And while Nakatani has made it clear that the local chapter of his defense ministry will soldier on with the original plans to relocate the base to the pristine coastal region of Henoko, and, in doing so, has once again, somewhat autocratically, brushed aside the local citizens’ and officials’ feelings on the matter, Abe himself said he wants to try and garner more local support.
Abe, who is increasingly under the international media spotlight ahead of his visit to the U.S., said that as well as moving forward with the base relocation, he wants to return other military facilities and land to the people of Okinawa.
In an Upper House session Monday, Abe said it would be efficacious for his government to talk to officials on the island, including Onaga, and aim to build more trust. But political watchers here, however, have said that Abe’s new-found congenial remarks on the matter run completely contrary to actual moves by the central government, as evidenced in the words of Suga, Nakatani and the moves by the regional defense bureau.
Observers have stated that it may be the case that Abe needs to be seen to be actively improving the ever-worsening relationship between his government and prefectural officials and citizens in Okinawa, ahead of his trip to the U.S. or deal with the wrath of Washington on the issue, which under former administrations, had negatively impacted bilateral relations between the two allies each time Tokyo failed.
Abe said that on Tuesday the U.S. Camp Zukeran, which is spread over a large area in the central part of the main island and more than 1,000 hectares in the densely populated regions will be returned to the island over the next 15 years.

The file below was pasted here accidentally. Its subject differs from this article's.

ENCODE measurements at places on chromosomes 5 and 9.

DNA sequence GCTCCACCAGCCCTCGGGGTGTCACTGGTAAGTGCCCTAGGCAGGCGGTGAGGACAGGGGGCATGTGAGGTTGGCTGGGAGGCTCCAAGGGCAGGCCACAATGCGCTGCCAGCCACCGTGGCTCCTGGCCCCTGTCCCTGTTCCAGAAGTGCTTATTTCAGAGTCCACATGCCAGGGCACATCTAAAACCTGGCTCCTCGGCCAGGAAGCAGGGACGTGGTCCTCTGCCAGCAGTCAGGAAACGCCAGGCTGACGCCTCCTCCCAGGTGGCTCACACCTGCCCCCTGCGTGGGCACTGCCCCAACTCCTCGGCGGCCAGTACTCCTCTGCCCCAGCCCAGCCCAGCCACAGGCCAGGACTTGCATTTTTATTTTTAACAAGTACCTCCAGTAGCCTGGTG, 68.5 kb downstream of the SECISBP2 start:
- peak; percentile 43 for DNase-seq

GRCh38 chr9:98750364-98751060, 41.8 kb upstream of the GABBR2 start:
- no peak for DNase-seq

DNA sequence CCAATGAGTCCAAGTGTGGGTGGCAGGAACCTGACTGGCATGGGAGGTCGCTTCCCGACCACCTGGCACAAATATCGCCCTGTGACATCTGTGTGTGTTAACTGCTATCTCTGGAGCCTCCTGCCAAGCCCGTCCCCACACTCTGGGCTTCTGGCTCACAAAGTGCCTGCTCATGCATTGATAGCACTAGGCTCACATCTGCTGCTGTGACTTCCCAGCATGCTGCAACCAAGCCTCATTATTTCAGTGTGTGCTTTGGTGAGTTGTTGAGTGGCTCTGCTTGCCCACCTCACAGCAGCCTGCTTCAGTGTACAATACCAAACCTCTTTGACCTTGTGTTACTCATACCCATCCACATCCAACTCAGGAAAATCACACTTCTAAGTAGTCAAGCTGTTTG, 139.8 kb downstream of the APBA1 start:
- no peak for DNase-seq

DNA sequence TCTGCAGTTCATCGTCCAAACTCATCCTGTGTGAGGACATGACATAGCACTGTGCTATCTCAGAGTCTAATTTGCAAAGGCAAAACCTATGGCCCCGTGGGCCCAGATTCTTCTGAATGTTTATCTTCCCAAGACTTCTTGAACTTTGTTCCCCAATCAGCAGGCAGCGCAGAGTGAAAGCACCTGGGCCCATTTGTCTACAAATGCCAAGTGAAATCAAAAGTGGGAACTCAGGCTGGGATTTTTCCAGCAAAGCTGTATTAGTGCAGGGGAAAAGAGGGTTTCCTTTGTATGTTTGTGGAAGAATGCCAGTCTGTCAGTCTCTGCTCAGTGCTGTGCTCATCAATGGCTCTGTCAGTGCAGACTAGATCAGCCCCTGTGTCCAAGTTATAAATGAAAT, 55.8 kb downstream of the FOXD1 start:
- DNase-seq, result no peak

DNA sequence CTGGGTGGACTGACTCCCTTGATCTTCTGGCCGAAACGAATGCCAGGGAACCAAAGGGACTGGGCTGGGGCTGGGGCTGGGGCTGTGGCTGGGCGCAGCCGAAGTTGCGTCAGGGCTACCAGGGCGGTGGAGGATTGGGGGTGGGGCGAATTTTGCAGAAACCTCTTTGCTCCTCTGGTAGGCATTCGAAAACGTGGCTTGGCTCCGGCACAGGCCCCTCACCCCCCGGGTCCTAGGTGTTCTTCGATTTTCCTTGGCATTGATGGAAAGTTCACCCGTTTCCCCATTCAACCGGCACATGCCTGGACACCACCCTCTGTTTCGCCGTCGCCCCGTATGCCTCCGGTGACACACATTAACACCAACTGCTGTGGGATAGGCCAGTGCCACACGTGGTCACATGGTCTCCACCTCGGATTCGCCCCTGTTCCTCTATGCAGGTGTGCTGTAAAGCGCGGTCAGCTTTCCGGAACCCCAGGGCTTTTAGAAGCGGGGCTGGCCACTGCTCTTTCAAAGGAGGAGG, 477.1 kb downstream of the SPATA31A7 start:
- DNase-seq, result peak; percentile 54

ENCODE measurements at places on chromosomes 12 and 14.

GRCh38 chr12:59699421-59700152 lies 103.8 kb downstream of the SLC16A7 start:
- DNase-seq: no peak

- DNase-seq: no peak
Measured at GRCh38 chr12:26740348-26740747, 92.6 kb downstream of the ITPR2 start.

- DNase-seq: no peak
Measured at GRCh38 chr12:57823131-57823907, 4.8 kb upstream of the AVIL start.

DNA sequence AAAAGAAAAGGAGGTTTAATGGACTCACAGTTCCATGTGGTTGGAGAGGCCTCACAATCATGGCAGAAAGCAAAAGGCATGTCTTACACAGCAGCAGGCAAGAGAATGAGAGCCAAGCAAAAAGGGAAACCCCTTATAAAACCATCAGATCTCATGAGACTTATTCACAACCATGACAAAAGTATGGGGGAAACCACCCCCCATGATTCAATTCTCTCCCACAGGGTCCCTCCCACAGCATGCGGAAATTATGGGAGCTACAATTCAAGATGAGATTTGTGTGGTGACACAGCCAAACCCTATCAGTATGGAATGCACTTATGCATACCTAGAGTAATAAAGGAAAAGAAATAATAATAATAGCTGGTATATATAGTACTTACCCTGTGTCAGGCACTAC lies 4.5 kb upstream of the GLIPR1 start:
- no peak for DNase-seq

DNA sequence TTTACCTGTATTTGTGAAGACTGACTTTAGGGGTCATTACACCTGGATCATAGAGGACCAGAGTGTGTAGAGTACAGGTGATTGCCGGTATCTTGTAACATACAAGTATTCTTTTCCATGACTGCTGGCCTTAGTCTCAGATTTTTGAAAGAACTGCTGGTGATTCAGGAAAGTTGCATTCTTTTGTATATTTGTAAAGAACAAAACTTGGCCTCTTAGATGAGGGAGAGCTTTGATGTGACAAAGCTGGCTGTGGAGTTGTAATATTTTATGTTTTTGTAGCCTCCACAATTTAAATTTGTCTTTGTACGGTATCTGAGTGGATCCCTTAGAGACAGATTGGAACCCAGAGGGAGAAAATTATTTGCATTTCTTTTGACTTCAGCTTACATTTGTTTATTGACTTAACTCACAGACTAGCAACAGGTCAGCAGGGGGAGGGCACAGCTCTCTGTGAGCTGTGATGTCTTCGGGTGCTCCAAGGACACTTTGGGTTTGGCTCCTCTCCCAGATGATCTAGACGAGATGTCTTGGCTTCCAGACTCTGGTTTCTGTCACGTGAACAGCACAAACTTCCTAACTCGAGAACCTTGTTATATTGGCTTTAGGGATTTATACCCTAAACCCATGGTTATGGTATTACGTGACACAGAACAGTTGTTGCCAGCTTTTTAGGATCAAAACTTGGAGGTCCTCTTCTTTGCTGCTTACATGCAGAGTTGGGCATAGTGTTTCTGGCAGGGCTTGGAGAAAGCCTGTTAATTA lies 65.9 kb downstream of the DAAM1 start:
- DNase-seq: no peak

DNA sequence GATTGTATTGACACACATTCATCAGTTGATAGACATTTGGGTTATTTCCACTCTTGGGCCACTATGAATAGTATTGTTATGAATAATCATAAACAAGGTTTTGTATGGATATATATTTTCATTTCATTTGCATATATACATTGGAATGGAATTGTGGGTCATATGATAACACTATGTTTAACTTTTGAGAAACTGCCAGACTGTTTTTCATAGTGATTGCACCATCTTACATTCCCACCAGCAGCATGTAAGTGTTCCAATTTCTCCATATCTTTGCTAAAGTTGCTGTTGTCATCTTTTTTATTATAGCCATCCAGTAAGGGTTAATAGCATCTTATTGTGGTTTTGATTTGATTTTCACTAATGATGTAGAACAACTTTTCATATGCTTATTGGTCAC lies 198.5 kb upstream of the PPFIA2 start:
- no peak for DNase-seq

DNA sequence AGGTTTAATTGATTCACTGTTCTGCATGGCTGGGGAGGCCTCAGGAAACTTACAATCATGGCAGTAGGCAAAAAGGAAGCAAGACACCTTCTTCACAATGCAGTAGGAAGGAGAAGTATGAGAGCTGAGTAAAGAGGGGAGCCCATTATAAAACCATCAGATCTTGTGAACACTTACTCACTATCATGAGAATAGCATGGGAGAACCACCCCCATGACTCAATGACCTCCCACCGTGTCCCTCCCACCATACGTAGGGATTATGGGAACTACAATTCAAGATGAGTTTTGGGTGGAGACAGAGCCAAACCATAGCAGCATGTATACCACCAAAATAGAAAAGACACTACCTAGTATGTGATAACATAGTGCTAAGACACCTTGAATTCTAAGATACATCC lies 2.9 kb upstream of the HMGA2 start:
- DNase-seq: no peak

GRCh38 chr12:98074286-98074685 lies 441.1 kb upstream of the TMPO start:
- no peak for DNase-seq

But local citizens have heard it all before and, according to local sources, there is a growing mistrust of anything the central government says on such issues, due to the current administration’ s plans to bulldoze through Onaga’s orders and previous administrations flip-flopping over the Futenma relocation issue.
Such mistrust is leading to increasing frustration from the local citizens, who have been seen taking to the streets with placards and megaphones, and, in a number of instances recently, taking to the water in small boats to show their opposition to the central government’s moves.
Anti-U.S. sentiment has been steadily growing on the island as base-related pollution and accidents threatens the environment and safety of the locals and crimes committed by U.S. military personnel, in particular, continue to spark fury among the locals.
Political analysts have said the central government needs to remain cognizant of the feelings of the people of Okinawa and the history of their base-hosting suffering, which, among other heinous crimes, includes the brutal rape of an elementary schoolgirl in Okinawa by three U.S. servicemen in 1995 and other incidents such as in 2004 when a Marine CH-53D Sea Stallion heavy assault transport helicopter plowed into the Okinawa International University in Ginowan.
The situation in Okinawa has been described as something of a powder keg at the moment, as Okinawan locals shoulder the burden of hosting 75 percent of Japan’s U.S. bases and around half of all the Japan-based U.S. military personnel, with the tiny island only accounting for just one percent of Japan’s total land area.
In 1970, following an unpunished drunk driving incident by a U. S. soldier, more than 3,000 local residents took to the streets of Okinawa and attacked U.S. service people, their vehicles and successfully entered military premises and burned buildings…
…the message from analysts close to the matter is that Abe’s government must stop regarding the local population of Okinawa as pushovers, or lesser citizens than those residing on mainland Japan, or history could indeed repeat itself.
Edited by Zuo Shou
Article link: http://news.xinhuanet.com/english/2015-04/01/c_134115800.htm